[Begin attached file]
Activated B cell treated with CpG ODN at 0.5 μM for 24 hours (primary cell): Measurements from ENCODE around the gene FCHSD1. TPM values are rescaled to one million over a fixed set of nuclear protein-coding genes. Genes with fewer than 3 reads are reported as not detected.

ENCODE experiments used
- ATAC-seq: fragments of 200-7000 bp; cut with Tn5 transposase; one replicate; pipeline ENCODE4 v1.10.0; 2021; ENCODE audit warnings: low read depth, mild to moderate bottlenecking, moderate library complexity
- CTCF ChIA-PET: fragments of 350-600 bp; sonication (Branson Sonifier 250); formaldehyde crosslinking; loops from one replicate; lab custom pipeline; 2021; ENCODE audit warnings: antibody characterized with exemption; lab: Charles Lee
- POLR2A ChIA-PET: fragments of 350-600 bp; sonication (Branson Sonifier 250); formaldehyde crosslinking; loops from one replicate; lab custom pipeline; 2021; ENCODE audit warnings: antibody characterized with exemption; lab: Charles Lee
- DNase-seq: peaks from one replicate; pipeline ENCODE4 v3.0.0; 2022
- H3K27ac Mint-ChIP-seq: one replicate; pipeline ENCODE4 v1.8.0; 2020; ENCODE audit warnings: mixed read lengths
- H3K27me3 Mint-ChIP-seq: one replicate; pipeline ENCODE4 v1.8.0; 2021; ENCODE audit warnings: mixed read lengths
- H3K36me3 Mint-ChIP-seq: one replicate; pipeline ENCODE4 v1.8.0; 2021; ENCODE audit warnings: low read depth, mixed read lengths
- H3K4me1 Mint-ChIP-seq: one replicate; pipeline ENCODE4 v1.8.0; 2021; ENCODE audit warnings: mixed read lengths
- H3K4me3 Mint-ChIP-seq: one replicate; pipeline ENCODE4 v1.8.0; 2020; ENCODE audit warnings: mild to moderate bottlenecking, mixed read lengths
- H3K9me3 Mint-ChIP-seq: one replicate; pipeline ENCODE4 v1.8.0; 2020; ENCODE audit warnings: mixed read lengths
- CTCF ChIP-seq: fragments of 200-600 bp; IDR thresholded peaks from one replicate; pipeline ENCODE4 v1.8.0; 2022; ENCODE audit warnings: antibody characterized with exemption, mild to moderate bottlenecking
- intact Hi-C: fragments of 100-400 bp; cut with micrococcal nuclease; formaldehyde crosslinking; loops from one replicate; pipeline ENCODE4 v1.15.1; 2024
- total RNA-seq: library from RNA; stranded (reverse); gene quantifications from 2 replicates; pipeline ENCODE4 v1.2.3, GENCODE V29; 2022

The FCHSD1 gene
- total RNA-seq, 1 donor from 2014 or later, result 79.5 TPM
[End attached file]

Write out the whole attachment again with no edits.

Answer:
Activated B cell treated with CpG ODN at 0.5 μM for 24 hours (primary cell): Measurements from ENCODE around the gene FCHSD1. TPM values are rescaled to one million over a fixed set of nuclear protein-coding genes. Genes with fewer than 3 reads are reported as not detected.

ENCODE experiments used
- ATAC-seq: fragments of 200-7000 bp; cut with Tn5 transposase; one replicate; pipeline ENCODE4 v1.10.0; 2021; ENCODE audit warnings: low read depth, mild to moderate bottlenecking, moderate library complexity
- CTCF ChIA-PET: fragments of 350-600 bp; sonication (Branson Sonifier 250); formaldehyde crosslinking; loops from one replicate; lab custom pipeline; 2021; ENCODE audit warnings: antibody characterized with exemption; lab: Charles Lee
- POLR2A ChIA-PET: fragments of 350-600 bp; sonication (Branson Sonifier 250); formaldehyde crosslinking; loops from one replicate; lab custom pipeline; 2021; ENCODE audit warnings: antibody characterized with exemption; lab: Charles Lee
- DNase-seq: peaks from one replicate; pipeline ENCODE4 v3.0.0; 2022
- H3K27ac Mint-ChIP-seq: one replicate; pipeline ENCODE4 v1.8.0; 2020; ENCODE audit warnings: mixed read lengths
- H3K27me3 Mint-ChIP-seq: one replicate; pipeline ENCODE4 v1.8.0; 2021; ENCODE audit warnings: mixed read lengths
- H3K36me3 Mint-ChIP-seq: one replicate; pipeline ENCODE4 v1.8.0; 2021; ENCODE audit warnings: low read depth, mixed read lengths
- H3K4me1 Mint-ChIP-seq: one replicate; pipeline ENCODE4 v1.8.0; 2021; ENCODE audit warnings: mixed read lengths
- H3K4me3 Mint-ChIP-seq: one replicate; pipeline ENCODE4 v1.8.0; 2020; ENCODE audit warnings: mild to moderate bottlenecking, mixed read lengths
- H3K9me3 Mint-ChIP-seq: one replicate; pipeline ENCODE4 v1.8.0; 2020; ENCODE audit warnings: mixed read lengths
- CTCF ChIP-seq: fragments of 200-600 bp; IDR thresholded peaks from one replicate; pipeline ENCODE4 v1.8.0; 2022; ENCODE audit warnings: antibody characterized with exemption, mild to moderate bottlenecking
- intact Hi-C: fragments of 100-400 bp; cut with micrococcal nuclease; formaldehyde crosslinking; loops from one replicate; pipeline ENCODE4 v1.15.1; 2024
- total RNA-seq: library from RNA; stranded (reverse); gene quantifications from 2 replicates; pipeline ENCODE4 v1.2.3, GENCODE V29; 2022

The FCHSD1 gene
- total RNA-seq, 1 donor from 2014 or later, result 79.5 TPM